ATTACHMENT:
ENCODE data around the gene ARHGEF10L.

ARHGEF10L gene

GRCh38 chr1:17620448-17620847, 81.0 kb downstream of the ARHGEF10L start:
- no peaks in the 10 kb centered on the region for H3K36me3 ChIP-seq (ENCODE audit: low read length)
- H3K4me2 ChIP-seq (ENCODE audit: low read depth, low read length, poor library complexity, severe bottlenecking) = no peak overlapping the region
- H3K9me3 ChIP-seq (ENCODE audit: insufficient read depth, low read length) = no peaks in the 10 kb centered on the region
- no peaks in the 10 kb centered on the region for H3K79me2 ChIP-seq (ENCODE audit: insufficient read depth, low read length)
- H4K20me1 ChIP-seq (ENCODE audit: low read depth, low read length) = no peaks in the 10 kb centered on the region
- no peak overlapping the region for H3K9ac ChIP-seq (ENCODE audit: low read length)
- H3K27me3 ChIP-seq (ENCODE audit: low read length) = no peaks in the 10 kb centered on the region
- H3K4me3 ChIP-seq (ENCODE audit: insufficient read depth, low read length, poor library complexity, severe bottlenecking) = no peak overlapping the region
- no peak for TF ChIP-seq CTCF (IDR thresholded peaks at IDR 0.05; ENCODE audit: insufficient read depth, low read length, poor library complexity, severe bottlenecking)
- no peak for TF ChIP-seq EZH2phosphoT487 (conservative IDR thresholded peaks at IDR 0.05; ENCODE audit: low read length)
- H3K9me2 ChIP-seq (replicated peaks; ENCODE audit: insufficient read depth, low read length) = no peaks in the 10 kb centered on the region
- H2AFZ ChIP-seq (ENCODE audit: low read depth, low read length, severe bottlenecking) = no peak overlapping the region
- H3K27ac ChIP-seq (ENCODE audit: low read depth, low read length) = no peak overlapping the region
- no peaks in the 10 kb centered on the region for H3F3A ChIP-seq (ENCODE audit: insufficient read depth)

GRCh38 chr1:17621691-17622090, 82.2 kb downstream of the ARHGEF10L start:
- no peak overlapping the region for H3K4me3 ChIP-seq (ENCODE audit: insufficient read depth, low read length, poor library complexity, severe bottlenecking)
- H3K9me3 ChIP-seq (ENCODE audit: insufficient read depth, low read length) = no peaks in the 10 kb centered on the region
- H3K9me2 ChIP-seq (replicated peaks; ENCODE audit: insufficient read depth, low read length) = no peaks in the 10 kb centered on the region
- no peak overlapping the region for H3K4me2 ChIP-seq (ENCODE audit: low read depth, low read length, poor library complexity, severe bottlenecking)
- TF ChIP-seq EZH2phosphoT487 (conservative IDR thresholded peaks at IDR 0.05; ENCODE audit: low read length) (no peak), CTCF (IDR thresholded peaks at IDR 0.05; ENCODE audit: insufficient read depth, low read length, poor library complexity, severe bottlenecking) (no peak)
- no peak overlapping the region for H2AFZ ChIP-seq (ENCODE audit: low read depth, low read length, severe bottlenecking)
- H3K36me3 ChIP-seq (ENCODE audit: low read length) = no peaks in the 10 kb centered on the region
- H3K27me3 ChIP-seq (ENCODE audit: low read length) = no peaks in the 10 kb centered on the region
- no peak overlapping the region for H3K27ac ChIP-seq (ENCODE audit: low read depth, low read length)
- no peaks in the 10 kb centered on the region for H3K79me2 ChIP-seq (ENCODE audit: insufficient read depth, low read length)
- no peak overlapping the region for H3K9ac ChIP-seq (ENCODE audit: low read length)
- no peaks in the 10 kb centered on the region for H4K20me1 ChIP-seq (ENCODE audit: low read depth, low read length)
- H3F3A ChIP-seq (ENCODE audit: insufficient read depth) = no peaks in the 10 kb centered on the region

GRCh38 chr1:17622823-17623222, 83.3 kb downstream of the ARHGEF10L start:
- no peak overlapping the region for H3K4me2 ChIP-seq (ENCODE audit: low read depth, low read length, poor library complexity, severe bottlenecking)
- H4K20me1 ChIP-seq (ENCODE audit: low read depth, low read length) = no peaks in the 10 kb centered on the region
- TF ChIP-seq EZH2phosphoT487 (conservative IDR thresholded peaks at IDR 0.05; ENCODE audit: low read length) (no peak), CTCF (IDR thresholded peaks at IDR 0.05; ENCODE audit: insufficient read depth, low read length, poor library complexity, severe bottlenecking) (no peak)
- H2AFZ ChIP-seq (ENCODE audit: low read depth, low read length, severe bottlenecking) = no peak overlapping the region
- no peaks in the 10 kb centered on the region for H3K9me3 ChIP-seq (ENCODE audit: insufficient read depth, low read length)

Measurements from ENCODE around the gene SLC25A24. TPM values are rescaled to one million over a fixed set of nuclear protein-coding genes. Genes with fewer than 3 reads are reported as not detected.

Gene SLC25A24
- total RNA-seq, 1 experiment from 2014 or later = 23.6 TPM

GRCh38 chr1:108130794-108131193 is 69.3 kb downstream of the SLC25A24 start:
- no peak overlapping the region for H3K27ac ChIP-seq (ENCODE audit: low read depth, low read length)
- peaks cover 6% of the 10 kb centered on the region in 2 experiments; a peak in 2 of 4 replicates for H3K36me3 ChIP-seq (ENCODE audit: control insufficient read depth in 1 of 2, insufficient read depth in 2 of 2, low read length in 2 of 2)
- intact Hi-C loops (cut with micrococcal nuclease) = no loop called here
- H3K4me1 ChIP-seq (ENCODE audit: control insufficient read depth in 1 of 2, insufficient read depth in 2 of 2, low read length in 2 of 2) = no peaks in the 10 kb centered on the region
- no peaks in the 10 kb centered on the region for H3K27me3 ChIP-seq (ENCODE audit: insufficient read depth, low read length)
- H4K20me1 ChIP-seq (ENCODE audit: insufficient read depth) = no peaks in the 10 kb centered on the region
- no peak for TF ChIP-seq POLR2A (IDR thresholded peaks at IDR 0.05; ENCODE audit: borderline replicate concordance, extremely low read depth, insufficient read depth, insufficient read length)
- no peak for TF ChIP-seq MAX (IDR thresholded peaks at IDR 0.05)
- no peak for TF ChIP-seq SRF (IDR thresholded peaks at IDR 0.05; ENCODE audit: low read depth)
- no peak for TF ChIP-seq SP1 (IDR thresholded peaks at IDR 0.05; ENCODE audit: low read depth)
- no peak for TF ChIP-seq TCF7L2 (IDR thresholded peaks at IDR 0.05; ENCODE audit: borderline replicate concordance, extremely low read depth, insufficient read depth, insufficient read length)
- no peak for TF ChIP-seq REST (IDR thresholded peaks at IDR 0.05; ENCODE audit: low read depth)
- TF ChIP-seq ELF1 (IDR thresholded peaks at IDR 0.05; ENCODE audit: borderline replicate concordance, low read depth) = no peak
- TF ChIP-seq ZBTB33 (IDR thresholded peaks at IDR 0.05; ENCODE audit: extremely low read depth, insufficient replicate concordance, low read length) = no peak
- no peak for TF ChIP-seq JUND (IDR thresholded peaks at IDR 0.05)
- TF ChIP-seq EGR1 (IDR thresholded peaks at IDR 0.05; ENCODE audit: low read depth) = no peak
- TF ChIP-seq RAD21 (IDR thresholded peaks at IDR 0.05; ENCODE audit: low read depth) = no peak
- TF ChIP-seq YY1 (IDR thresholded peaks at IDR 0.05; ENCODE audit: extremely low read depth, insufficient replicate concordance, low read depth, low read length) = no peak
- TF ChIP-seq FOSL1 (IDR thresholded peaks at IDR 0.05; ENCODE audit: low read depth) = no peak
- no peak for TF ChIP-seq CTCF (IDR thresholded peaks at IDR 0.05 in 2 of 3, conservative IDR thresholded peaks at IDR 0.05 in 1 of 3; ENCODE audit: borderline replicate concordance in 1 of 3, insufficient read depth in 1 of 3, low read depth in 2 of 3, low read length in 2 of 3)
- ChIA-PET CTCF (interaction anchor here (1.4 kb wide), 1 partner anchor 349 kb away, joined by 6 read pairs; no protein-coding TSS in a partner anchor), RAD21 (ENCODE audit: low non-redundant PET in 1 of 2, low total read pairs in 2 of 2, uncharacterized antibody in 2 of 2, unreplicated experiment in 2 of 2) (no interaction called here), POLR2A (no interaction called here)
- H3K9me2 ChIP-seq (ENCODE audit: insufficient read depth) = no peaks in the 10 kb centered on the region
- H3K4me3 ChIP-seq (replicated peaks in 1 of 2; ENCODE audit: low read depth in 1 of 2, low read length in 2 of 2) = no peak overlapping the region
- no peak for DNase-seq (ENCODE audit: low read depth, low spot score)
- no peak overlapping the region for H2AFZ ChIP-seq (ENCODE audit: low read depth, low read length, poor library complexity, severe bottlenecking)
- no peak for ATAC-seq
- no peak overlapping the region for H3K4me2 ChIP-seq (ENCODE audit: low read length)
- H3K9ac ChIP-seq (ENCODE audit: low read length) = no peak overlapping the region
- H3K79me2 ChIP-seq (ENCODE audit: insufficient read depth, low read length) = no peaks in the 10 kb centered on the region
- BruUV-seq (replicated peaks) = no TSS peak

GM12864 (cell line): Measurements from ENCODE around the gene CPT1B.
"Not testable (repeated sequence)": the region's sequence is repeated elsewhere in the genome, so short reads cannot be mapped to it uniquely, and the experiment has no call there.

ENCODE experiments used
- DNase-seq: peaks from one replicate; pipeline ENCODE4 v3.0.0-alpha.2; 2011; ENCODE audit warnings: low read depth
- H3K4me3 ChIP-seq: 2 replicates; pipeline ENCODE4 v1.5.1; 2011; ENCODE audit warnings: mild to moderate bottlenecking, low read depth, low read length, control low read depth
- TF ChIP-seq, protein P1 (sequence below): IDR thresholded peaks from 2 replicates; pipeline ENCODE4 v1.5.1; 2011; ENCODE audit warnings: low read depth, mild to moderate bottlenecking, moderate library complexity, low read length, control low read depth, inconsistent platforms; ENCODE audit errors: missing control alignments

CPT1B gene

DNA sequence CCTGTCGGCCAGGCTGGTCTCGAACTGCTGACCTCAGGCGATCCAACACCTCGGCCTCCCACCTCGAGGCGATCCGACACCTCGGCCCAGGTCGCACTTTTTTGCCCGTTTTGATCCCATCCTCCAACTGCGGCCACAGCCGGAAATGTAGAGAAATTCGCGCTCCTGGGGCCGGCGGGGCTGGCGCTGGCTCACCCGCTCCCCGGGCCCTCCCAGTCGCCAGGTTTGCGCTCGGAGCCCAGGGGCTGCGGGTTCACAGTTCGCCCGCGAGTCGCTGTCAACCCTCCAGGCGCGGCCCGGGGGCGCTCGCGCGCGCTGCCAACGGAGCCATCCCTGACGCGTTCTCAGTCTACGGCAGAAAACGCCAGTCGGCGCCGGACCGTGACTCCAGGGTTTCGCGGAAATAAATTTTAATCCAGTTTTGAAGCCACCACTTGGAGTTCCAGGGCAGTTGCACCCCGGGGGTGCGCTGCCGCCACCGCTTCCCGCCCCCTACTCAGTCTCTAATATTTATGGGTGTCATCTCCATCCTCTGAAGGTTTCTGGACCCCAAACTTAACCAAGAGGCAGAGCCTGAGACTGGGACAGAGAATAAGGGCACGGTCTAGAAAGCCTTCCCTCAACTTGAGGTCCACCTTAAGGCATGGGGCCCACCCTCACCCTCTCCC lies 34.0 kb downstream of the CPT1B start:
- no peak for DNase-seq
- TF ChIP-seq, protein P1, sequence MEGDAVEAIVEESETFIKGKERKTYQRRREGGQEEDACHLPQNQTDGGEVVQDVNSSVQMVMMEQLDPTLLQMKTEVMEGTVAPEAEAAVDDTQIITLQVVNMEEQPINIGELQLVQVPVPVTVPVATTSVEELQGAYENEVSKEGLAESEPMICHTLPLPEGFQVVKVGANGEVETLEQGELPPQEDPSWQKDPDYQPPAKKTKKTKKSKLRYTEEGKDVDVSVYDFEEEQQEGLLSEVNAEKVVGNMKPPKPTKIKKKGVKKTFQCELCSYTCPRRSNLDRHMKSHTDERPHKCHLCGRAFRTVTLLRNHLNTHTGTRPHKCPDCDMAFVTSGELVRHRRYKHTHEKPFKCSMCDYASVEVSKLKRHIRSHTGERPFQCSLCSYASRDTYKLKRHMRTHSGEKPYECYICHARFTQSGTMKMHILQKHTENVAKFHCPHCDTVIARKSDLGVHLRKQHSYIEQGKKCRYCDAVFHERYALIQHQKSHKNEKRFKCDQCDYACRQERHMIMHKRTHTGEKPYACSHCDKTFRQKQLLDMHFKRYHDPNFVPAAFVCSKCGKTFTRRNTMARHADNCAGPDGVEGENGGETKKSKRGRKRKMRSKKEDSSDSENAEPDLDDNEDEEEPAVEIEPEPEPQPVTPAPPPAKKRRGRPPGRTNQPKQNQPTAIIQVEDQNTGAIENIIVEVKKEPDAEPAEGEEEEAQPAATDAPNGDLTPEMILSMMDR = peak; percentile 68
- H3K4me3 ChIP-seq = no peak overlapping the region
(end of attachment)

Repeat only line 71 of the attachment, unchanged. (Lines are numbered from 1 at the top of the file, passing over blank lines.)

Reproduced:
- BruUV-seq (replicated peaks) = no TSS peak